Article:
Ongoing excavations of the Maʻagan Mikhael B shipwreck have revealed the largest maritime cargo assemblage of Byzantine and Early Islamic ceramics discovered along the Israeli coast to date. Dated between the mid-7th and the mid-8th century CE, the nearly 20-metre-long shipwreck has yielded a cargo of various types of amphorae, including the Late Roman amphora (LRA) types LR 1, LR 2/globular amphorae, LR 4, and LR 5, several bearing inscriptions or dipinti. Some of the jars had stoppers of leather, stone and ceramic, and contained remains of various preserved foodstuffs. The significance of the cargo amphorae is relevant to the discussion of maritime trade networks during the late 7th and early 8th centuries in the Palestinian region, specifically, the information on inter-regional contacts and exchange during the transitional period between the Byzantine and Islamic eras.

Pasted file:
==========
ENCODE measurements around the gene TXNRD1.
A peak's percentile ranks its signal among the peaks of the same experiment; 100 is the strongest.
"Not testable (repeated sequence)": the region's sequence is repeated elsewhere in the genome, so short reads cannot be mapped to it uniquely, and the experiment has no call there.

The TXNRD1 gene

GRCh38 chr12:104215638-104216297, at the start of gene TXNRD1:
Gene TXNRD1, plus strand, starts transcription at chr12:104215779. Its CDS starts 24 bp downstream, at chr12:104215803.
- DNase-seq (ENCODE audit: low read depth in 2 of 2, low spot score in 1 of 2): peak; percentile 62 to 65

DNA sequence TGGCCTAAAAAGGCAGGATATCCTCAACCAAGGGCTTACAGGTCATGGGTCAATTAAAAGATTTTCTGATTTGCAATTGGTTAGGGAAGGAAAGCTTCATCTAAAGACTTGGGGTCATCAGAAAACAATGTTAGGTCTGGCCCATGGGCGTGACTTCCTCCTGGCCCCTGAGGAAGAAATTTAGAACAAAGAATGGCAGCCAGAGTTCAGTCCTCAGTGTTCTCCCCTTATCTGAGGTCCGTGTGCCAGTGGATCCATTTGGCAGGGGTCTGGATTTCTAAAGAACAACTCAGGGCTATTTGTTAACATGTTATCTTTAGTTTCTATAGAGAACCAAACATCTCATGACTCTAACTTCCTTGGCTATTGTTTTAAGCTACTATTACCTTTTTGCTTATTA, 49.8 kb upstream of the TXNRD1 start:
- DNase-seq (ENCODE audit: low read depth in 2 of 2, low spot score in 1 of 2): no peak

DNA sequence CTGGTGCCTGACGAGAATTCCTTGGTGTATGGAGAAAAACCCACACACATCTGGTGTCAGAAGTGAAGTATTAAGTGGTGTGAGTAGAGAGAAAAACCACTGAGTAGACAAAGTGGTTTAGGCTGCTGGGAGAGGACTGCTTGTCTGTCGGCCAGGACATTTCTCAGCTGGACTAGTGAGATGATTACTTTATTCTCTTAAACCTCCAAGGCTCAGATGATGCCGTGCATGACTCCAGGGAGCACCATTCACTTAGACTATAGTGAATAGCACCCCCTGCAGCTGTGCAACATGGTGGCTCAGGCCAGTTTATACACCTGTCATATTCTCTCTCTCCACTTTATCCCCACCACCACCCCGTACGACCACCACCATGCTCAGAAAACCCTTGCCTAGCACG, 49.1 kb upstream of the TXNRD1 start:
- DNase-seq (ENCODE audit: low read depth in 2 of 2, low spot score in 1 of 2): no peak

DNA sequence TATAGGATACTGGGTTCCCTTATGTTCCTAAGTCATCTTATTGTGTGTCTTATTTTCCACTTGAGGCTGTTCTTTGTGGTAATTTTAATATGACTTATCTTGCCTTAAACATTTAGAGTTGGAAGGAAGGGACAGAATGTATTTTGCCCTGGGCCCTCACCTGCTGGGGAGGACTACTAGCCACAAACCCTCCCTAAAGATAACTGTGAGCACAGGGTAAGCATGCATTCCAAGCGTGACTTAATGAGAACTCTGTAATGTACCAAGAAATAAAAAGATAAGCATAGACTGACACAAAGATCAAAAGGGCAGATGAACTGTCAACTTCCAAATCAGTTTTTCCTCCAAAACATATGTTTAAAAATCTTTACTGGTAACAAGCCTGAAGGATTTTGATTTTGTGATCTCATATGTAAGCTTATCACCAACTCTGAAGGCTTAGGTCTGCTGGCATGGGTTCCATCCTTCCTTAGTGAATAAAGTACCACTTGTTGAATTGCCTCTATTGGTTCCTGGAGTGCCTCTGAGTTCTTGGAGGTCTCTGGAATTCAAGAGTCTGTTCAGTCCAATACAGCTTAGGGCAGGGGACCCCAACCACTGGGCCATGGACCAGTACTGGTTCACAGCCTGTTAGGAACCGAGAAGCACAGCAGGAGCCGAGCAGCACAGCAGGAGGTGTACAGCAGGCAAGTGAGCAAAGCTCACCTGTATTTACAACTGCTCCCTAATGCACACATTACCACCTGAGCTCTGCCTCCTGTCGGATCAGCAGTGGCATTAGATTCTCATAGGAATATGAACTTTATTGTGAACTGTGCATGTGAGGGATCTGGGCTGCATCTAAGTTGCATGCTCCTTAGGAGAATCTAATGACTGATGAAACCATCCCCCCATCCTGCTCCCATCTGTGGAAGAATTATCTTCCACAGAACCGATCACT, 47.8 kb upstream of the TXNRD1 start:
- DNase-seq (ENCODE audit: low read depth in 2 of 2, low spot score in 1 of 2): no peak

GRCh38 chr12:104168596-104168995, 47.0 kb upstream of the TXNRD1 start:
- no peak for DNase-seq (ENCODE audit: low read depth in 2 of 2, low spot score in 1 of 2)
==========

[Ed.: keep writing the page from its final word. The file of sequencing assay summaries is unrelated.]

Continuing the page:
Bibliographical noteFunding Information:
The underwater excavations (IAA permits G-14/2016, G-40/2017 and G-26/2018) and research of the Ma‘agan Mikhael B shipwreck are supported by the Israel Science Foundation [grant no. 1891/16], the Honor Frost Foundation, a Rotary Scholarship, a Haifa Centre for Mediterranean History Scholarship, the Research Authority of the University of Haifa, Kibbutz Ma‘agan Mikhael and anonymous donors, to whom the authors are grateful.
© 2020, © Council for British Research in the Levant 2020.
- Early Islamic
ASJC Scopus subject areas